• 68°

Local program facing financial crisis

If financial help doesn’t arrive soon, a local program that supplies help in everything from reading skills, math proficiency, GED preparation, English lessons, budgeting assistance and prison-based reading programs may have to close its doors.

Leaders at Literacy Volunteers of Beaufort County said this week that they are among the many nonprofit groups struggling as a result of a massive drop in funding, attributed to the financial challenges experienced by its loyal donors since the outbreak of the COVID-19 pandemic.

“Greenville’s office closed just this month. Their leaders called us to come over, check out their book supply and take what we wanted. I hated that for them. COVID was their last straw. It almost did us in as well,” said Pat Lurvey, executive director of Beaufort County’s chapter of Literacy Volunteers.

Lurvey said the trained volunteer tutors who serve the local branch, located on East 15th Street in Washington, never stopped working with their students when the pandemic forced so many changes on the region.

“We adapted. We incorporated CDC protocols,” Lurvey said. “We learned how to tutor using Zoom and other technologies. We have 14 students now, who have held steady along with their tutors, straight through all these challenges. And I’ve been busy applying for grants while they’ve been learning.”

Lurvey said she’s received small grants from two of the four applications she has submitted so far.

“Most of our real backbone has traditionally come from the United Way, but they haven’t had what they used to offer in the past,” Lurvey said. “In a good year we would get nearly $7,000. We received $350 last January and in April they couldn’t send anything. They’re suffering as much as everyone else.”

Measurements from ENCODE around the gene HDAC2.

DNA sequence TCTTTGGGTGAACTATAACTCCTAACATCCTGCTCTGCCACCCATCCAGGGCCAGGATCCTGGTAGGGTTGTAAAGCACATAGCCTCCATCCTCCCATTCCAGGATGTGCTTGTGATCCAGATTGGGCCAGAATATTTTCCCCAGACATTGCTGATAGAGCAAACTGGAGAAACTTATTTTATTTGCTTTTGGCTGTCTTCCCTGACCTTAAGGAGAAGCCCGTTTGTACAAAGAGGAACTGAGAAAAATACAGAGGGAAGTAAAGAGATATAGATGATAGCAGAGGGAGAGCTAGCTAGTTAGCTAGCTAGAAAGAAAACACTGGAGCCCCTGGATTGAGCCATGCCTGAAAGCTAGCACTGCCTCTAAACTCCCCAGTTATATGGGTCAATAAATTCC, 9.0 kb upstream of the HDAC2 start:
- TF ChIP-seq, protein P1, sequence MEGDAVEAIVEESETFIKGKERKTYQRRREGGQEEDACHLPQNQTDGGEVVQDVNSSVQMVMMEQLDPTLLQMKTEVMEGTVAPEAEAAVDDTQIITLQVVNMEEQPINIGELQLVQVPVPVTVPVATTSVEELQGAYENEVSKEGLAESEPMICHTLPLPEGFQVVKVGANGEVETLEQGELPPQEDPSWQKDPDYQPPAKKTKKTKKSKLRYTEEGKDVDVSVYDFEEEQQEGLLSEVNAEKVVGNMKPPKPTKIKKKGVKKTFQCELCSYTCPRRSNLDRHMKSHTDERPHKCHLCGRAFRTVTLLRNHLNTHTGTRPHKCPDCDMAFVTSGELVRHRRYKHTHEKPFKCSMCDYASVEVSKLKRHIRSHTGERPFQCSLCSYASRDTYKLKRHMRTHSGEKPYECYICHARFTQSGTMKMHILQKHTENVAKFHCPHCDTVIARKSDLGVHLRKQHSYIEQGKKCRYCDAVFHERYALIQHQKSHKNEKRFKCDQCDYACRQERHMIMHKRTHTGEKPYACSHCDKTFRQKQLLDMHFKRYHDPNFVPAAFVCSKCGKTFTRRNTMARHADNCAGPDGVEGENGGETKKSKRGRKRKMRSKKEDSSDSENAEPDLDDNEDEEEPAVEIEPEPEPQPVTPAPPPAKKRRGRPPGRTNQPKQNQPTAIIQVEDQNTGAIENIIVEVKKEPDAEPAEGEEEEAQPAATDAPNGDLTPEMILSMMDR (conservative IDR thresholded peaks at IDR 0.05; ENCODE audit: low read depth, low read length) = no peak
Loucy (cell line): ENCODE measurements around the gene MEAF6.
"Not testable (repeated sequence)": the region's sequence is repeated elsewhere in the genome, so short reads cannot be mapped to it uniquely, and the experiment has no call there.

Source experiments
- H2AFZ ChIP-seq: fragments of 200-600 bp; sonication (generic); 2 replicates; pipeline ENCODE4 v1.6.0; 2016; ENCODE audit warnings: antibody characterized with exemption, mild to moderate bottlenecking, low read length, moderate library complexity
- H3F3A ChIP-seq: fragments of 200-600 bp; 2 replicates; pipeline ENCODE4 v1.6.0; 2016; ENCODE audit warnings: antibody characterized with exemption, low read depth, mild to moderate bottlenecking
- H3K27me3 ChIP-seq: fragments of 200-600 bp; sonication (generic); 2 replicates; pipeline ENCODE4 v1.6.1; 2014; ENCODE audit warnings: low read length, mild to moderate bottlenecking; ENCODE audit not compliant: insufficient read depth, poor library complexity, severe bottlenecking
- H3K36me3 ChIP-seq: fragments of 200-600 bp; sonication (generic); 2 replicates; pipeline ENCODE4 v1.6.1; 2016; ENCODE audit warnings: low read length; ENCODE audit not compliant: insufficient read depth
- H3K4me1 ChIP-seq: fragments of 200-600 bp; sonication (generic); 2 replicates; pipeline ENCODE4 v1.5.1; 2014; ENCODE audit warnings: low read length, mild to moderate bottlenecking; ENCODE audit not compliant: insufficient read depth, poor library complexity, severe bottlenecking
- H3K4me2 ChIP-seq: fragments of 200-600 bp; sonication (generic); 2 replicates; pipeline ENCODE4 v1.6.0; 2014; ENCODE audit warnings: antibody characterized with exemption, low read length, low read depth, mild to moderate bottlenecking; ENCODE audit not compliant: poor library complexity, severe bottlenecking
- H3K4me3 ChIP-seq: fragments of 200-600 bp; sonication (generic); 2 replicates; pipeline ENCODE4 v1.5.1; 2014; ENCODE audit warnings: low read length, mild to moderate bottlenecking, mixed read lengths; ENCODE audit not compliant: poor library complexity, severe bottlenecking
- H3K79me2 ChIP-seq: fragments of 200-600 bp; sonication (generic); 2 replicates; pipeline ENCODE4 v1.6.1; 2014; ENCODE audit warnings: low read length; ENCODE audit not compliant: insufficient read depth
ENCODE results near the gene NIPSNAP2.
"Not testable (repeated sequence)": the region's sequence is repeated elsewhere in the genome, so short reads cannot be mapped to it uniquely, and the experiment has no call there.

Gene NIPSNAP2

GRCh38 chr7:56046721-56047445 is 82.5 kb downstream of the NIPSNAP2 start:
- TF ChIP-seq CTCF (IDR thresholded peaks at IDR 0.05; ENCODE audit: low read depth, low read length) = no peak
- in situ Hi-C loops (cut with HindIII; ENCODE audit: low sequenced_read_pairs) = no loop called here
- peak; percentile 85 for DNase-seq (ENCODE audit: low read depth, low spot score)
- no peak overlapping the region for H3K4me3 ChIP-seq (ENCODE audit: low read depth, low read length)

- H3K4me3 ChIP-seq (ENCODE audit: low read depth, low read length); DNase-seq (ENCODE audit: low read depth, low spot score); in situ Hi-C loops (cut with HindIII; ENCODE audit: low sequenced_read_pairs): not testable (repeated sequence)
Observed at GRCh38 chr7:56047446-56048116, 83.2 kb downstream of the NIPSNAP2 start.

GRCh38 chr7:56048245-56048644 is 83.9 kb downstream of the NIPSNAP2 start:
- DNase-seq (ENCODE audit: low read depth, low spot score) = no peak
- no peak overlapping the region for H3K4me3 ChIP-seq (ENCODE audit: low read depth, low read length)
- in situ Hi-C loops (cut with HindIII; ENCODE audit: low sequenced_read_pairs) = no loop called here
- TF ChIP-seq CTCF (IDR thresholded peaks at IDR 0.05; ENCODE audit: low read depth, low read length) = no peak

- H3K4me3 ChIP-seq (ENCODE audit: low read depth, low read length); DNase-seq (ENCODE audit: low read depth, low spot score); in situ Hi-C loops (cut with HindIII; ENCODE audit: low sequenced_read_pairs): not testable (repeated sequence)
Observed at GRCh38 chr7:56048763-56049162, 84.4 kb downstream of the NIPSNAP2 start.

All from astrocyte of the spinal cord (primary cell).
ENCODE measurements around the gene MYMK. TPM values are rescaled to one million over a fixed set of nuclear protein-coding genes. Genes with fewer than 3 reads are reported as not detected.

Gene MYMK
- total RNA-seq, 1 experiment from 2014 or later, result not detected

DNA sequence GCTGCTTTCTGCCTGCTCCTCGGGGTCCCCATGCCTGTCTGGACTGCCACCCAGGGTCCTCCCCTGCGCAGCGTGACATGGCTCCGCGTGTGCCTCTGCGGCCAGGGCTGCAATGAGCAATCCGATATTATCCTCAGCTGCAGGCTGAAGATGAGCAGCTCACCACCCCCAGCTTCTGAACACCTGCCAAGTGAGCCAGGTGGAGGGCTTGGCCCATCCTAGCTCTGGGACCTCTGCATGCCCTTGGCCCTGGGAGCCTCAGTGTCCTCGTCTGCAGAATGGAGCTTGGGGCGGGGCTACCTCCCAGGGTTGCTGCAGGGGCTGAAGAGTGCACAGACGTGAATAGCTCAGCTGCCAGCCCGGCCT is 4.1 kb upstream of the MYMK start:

The group’s monthly budget of roughly $1,500 pays for rent, telephone, internet and insurance, as well as wages for Program Coordinator Pam Deese, who works a 16-hour week to keep costs down. Pandemic-related issues over the past year resulted in the cancellation of almost every fundraiser the group traditionally sponsors, including the popular and financially fruitful card party at Washington Yacht and Country Club.

Deese and Lurvey each became emotional as they contemplated the massive detrimental effects on Literacy Volunteer students if this branch has to close.

“We have one client who had never attended school, truly, never one day, and came to us for help,” Deese said. “He couldn’t read or add. He arrived just before the pandemic and, since then, has learned so much that he’s passed three out of the four tests for his GED. People come in here with little or nothing to help them, but they’ve reached a moment where they realize they need to do better. We cannot let his pandemic win and make us shut our doors on them.”

Anyone interested in donating or otherwise assisting the Literacy Volunteers’ fundraising efforts may contact the office on line at beaufortcoliteracy.org, via email at vliteracybcnc@gmail.com or by telephone at 252-974-1812.